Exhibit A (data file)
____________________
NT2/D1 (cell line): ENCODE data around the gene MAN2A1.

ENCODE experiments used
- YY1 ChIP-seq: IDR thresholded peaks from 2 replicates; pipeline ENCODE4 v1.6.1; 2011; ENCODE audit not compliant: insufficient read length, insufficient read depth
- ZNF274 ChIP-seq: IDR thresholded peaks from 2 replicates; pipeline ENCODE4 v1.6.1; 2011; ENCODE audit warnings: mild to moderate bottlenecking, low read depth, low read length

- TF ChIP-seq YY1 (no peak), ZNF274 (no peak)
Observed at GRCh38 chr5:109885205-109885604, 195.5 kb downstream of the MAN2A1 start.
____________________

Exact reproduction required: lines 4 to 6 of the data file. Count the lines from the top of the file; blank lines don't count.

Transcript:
- ZNF274 ChIP-seq: IDR thresholded peaks from 2 replicates; pipeline ENCODE4 v1.6.1; 2011; ENCODE audit warnings: mild to moderate bottlenecking, low read depth, low read length

- TF ChIP-seq YY1 (no peak), ZNF274 (no peak)
Observed at GRCh38 chr5:109885205-109885604, 195.5 kb downstream of the MAN2A1 start.